If you’ve tried to print an Excel spreadsheet before, you’ll know it isn’t always easy. It’s all too common to see your printer spit out seemingly random bits of your document across dozens of sheets. But there are easy ways to fix this. With your spreadsheet open, click File > Print. Below the preview image, you’ll see how many pages will be printed – for example, 1 of 1. If the second number is high, you may need to change the way your document is printed to stop it being awkwardly split across multiple pages. Under Settings, you can choose between Portrait Orientation (vertical) and Landscape Orientation (horizontal) – sometimes changing this can help fit more columns or rows on to each page. You can also use the scaling options to cut down on printing waste. By default, No Scaling is usually selected – click this and you can choose to Fit Sheet on One Page, for example.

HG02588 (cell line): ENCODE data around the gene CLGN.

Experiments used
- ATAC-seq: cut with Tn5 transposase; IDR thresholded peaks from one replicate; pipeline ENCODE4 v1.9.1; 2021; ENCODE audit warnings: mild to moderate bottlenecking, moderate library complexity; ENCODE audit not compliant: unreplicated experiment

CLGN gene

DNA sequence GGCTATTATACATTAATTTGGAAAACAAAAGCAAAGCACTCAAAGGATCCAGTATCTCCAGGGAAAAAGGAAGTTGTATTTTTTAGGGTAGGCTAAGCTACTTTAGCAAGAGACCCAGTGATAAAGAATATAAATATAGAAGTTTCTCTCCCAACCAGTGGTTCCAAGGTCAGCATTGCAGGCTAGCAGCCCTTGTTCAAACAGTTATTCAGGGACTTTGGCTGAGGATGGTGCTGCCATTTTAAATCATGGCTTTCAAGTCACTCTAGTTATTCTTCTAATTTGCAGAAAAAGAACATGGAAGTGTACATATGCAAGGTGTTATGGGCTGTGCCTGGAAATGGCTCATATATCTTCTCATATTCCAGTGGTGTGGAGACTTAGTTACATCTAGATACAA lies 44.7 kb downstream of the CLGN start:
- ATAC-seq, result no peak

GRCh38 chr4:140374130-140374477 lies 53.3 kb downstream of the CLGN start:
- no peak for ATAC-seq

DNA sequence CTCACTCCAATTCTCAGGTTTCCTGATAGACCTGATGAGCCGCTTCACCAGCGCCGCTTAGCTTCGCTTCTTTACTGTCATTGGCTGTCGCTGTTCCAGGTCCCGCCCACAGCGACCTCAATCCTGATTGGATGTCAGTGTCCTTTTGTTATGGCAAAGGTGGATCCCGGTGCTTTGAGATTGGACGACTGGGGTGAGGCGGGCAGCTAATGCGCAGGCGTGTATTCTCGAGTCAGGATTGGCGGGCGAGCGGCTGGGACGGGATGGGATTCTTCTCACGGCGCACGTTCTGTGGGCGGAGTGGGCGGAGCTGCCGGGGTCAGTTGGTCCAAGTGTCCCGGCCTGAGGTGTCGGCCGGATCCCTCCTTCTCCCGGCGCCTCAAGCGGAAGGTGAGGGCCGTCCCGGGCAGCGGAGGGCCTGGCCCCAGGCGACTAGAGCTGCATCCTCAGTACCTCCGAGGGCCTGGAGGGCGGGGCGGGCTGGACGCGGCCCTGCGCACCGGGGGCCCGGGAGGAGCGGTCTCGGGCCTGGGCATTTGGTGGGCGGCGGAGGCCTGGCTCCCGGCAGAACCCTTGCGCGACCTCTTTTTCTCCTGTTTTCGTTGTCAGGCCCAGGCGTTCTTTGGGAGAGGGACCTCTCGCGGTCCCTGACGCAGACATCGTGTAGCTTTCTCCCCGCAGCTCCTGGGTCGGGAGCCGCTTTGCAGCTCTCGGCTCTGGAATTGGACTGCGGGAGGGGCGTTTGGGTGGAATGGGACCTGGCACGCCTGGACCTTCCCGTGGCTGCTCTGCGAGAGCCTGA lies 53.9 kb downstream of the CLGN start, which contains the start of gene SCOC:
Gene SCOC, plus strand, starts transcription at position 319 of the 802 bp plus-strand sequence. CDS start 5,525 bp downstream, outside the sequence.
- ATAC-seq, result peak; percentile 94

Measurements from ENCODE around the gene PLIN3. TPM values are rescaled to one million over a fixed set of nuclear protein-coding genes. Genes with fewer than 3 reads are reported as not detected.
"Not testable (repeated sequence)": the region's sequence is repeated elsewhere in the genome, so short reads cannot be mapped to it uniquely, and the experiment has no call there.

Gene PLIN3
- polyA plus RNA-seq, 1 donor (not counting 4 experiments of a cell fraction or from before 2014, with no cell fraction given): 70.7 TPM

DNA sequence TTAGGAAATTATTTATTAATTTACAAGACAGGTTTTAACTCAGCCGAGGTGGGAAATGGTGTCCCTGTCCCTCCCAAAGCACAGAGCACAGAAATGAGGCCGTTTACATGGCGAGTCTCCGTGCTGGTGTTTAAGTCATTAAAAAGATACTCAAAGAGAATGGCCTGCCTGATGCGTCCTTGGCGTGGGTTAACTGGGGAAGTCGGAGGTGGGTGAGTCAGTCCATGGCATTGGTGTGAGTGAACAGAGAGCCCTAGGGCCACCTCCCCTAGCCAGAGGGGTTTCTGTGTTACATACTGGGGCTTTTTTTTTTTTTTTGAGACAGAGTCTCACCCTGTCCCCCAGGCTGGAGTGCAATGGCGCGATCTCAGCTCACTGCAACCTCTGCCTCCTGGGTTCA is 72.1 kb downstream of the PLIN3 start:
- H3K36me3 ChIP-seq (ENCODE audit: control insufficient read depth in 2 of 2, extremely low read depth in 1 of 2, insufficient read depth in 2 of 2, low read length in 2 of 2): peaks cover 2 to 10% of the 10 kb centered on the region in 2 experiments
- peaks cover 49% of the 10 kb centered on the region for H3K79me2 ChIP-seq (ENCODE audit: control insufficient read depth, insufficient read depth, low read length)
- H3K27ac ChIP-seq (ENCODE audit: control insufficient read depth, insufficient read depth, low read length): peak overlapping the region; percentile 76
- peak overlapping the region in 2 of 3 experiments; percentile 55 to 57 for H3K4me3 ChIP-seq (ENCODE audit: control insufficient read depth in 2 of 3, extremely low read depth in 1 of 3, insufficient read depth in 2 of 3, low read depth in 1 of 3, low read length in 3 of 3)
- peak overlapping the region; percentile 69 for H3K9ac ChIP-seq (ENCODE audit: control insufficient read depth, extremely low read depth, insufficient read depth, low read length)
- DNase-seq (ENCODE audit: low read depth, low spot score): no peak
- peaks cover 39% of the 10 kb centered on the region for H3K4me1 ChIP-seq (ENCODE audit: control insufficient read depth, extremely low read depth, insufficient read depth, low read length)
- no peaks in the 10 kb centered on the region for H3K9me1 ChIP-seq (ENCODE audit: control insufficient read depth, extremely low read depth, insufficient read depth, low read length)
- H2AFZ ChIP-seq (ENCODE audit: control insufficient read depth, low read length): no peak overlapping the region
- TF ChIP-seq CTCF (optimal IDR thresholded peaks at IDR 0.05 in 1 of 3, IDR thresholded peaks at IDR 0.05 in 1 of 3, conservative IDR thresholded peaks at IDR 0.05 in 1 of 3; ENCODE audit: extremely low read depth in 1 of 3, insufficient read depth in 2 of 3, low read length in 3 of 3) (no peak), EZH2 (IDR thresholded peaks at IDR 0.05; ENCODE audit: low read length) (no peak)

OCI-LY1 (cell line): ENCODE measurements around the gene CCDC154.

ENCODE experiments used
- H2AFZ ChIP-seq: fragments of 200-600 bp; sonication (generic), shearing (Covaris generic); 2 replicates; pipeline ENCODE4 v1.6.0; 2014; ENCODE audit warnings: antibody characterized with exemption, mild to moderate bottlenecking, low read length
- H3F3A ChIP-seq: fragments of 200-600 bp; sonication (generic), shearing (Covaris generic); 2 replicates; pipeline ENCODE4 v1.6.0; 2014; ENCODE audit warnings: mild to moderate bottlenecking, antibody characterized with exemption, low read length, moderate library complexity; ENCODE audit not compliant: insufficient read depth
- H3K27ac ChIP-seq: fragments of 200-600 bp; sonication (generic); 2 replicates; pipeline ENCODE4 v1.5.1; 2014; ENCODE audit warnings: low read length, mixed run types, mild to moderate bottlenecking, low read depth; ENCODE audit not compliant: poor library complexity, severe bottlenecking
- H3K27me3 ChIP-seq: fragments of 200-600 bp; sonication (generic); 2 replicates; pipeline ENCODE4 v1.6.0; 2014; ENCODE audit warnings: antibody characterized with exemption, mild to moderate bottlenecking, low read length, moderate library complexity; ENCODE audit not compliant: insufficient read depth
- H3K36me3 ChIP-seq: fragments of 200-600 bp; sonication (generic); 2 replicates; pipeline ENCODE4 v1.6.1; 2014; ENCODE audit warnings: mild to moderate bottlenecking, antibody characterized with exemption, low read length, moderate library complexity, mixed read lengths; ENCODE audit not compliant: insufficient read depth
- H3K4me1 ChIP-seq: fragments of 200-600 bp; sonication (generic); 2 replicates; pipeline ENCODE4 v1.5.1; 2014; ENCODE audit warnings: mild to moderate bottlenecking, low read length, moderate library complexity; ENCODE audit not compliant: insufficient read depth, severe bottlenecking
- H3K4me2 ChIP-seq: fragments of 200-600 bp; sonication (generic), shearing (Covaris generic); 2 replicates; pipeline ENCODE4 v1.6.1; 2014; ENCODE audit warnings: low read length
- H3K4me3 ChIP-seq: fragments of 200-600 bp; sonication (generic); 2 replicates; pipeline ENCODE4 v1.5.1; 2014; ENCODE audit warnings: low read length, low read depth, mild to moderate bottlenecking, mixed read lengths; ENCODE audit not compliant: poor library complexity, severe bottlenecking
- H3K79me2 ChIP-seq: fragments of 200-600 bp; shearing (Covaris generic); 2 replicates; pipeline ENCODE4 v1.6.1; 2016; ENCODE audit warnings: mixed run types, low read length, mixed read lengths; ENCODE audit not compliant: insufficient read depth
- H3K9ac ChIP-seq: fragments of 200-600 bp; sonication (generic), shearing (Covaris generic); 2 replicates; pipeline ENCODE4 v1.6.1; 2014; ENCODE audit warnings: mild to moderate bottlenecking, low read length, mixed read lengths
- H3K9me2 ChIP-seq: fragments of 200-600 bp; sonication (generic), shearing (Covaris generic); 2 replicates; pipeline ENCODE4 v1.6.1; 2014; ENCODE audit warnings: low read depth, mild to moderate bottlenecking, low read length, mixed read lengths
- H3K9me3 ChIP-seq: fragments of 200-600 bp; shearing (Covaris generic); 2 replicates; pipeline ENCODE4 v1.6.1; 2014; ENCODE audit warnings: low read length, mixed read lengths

Excel can carry out maths functions that dynamically update whenever you change your data. You can automatically add up all the numeric values in one column and keep a running total that updates when you add or change any figures in the column. In the expenses spreadsheet above, for instance, we could click in cell B9 at the bottom of our COST column and click the AutoSum button (symbolised by the Greek letter Sigma). AutoSum (shown below) makes an intelligent guess as to the type of calculation we want to perform. If AutoSum doesn’t automatically select the correct data, you can click and drag to select the cells you want to include in your sum. Pressing Enter on your keyboard will apply the formula to the cell. Addition is just one of the automatic functions you can perform with AutoSum. Click the down arrow next to the AutoSum button to see the other options available, such as Average, or click More Functions to search for something specific.